The 1960s is a fascinating decade. Looking back, it’s as though everything lined up at precisely the right time. The interaction between technological advances, a growing youth culture, and a whole range of intellectual, spiritual, and political movements led to an explosion of culture. In no place was this fruition of art more apparent than in the world of music.
Throughout the 1960s, bands like The Beatles expanded the notion of what music could be. All over the world, young people rejected the easy-listening culture so beloved by their parents. In its place, they wanted something that spoke for them, that stood in opposition to the establishment, that pioneered new forms of personal expression. Suddenly, music was something more than entertainment. It was no longer a static art form but one that lived and breathed, one that young people could use used to cement their identities.
For countless people in the 1960s, music opened a door that had previously been locked and bolted. David Byrne was one such person. In an interview with Simon Reynolds, author of Rip It Up: Post Punk 1978-1984, the Talking Heads frontman recalled the profound impact of The Beatles: “Everyone probably goes through the thing of realising there’s more than your parent’s music and Thomas the Tank Engine,” Byrne said, “That happened to me in the mid-to-late ’60s, a pretty open time musically.”
Bryne’s musical discovery came at the perfect time. He once recalled spending much of his teenage years playing with a customised dictaphone that allowed him to overdub multiple tracks on the same tape. With this piece of primitive recording equipment, he created strange and experimental musical collages, layering simple guitar lines to create something much more complex. It’s an approach that would define much of his work with Talking Heads and obviously reflects The Beatles’ influence. With albums like Revolver, Magical Mystery Tour, and Sgt. Pepper’s Lonely Heart’s Club Band, the group also experimented with audio manipulation, developing a compositional technique based on stitching song fragments together. Strawberry Fields Forever, for example, is made up of two different takes, one of which was sped up in post-production to sit in the same key.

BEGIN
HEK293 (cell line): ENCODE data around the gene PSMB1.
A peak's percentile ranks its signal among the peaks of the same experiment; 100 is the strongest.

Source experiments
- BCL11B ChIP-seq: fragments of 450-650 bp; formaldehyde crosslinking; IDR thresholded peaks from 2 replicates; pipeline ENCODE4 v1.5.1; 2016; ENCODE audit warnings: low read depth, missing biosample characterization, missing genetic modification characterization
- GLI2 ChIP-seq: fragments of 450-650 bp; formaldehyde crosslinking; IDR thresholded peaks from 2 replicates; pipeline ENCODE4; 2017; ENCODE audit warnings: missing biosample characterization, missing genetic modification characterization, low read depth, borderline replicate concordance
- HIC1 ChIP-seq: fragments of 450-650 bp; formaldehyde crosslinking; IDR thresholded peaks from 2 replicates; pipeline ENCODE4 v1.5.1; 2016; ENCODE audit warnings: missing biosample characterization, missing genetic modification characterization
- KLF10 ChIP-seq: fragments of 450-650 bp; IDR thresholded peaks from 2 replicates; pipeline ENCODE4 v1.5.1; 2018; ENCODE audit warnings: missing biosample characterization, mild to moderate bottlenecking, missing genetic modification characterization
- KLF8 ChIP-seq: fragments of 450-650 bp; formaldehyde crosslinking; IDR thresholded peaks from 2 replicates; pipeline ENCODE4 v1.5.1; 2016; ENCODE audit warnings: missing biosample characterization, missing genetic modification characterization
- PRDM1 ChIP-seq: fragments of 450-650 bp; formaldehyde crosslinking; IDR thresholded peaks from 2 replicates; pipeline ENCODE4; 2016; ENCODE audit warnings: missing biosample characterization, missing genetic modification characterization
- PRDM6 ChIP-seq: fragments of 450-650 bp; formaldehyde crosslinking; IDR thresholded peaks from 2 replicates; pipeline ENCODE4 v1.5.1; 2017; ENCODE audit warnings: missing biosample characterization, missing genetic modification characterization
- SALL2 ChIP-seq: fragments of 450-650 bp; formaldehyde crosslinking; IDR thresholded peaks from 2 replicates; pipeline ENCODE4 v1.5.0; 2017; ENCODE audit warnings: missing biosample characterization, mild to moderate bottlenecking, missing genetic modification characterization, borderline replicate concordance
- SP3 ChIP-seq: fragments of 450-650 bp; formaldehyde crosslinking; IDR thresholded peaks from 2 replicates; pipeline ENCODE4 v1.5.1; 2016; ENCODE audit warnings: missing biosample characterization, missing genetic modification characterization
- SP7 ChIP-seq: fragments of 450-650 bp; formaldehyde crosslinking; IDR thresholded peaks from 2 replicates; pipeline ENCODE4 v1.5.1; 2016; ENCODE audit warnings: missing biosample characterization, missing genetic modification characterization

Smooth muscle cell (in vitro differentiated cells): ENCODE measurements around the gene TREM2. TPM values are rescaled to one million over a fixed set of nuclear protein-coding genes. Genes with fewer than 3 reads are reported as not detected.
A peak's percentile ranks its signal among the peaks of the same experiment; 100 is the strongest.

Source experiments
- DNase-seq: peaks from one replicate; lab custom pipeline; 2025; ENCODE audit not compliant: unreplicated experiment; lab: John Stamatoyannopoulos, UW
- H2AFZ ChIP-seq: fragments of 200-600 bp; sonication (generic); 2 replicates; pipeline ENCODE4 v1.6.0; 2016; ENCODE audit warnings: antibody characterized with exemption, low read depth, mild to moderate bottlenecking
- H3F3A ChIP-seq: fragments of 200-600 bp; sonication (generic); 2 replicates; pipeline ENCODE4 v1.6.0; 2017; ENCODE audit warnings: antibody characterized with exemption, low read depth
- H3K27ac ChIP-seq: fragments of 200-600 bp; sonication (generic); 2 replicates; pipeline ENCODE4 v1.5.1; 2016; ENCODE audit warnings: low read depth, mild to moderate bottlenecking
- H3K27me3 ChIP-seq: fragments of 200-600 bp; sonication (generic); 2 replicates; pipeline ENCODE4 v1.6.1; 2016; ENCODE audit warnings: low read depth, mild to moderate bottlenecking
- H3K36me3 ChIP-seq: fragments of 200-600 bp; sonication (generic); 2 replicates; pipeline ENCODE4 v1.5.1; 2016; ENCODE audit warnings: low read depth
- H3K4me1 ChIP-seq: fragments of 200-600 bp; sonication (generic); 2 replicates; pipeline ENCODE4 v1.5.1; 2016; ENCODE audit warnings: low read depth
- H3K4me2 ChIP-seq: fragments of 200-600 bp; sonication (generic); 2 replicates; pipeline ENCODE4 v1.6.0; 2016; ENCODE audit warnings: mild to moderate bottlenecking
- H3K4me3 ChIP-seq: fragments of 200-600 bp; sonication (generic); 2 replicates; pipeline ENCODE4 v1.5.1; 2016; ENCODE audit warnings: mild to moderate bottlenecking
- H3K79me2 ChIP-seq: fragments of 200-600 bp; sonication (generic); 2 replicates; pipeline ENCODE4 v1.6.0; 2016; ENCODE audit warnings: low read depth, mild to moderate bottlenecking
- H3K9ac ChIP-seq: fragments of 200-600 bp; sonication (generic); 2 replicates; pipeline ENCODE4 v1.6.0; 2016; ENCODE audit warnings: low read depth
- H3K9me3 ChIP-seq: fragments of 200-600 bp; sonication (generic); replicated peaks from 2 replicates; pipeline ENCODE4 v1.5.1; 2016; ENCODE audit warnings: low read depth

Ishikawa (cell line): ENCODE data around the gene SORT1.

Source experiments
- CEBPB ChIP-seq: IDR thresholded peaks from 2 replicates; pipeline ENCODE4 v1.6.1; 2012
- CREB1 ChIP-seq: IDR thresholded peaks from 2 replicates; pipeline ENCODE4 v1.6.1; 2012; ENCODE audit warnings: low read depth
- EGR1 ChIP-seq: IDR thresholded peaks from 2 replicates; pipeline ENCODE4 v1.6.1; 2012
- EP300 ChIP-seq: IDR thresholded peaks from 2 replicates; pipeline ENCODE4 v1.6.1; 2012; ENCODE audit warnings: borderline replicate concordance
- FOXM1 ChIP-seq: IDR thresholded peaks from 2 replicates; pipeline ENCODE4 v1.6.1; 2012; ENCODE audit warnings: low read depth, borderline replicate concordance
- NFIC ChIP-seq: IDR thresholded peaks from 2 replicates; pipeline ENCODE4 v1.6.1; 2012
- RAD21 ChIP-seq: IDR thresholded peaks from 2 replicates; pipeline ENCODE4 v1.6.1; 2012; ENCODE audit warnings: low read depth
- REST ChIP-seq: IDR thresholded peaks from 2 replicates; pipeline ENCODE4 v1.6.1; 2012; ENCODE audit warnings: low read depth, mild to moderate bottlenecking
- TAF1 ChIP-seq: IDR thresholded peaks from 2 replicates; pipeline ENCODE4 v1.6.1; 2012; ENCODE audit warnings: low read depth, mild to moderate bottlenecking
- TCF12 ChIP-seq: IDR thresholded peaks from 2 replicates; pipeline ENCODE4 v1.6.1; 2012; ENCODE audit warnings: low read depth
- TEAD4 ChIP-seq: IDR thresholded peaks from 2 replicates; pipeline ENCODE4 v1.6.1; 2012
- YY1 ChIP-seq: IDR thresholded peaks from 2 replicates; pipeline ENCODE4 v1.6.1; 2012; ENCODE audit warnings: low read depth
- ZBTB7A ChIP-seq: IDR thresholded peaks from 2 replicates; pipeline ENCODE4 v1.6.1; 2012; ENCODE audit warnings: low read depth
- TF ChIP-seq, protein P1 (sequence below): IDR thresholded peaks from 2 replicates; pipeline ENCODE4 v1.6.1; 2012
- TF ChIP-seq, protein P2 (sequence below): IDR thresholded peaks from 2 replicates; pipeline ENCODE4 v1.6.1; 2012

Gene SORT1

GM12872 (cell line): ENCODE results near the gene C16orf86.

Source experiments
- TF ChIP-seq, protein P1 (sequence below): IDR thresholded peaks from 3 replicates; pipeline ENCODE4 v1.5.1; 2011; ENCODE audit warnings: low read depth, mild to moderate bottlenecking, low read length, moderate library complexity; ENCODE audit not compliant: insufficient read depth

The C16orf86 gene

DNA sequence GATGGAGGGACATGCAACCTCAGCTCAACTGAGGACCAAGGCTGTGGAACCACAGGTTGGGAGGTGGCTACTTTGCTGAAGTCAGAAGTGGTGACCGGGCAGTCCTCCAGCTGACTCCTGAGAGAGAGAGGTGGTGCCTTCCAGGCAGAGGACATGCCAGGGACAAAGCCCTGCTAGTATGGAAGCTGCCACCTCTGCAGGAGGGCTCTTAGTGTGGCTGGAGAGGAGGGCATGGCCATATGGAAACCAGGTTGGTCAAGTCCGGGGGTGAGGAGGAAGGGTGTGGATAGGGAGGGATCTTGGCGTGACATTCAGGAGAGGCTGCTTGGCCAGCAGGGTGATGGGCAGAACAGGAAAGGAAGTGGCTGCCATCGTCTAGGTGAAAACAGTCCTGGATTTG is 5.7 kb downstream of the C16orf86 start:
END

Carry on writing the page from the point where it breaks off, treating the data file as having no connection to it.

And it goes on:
This kind of innocent exploration of sound is one of the most fascinating things bout the 1960s. As Byrne recalled, the music coming out at the time didn’t seem affected by arbitrary rules and limitations: “Not only was I hearing stuff that seemed directed towards me and my friends, but it was all over the map,” he continued. “Anything seemed possible. It seemed like you could make music out of anything, as long as it adhered to a vague pop structure.”
Of all the bands releasing music in the 1960s, The Beatles were perhaps the most pioneering in this regard. Their songcraft was built on a pop foundation, but as the decade progressed, they began exploring new approaches to lyrical and musical composition. For Byrne, it was The Beatles later records that really made an impact. As he recalled: “I tend to go for the more psychedelic ones, like ‘I Am The Walrus’ or ‘Strawberry Fields Forever,” going on to conclude, “It was a wild sense of freedom. That’s what caught my attention.” And thank god it did because, a decade later, Byrne would continue the pioneering legacy The Beatles left behind, chasing a new and unfamiliar sound that would come to form the soundtrack of a generation.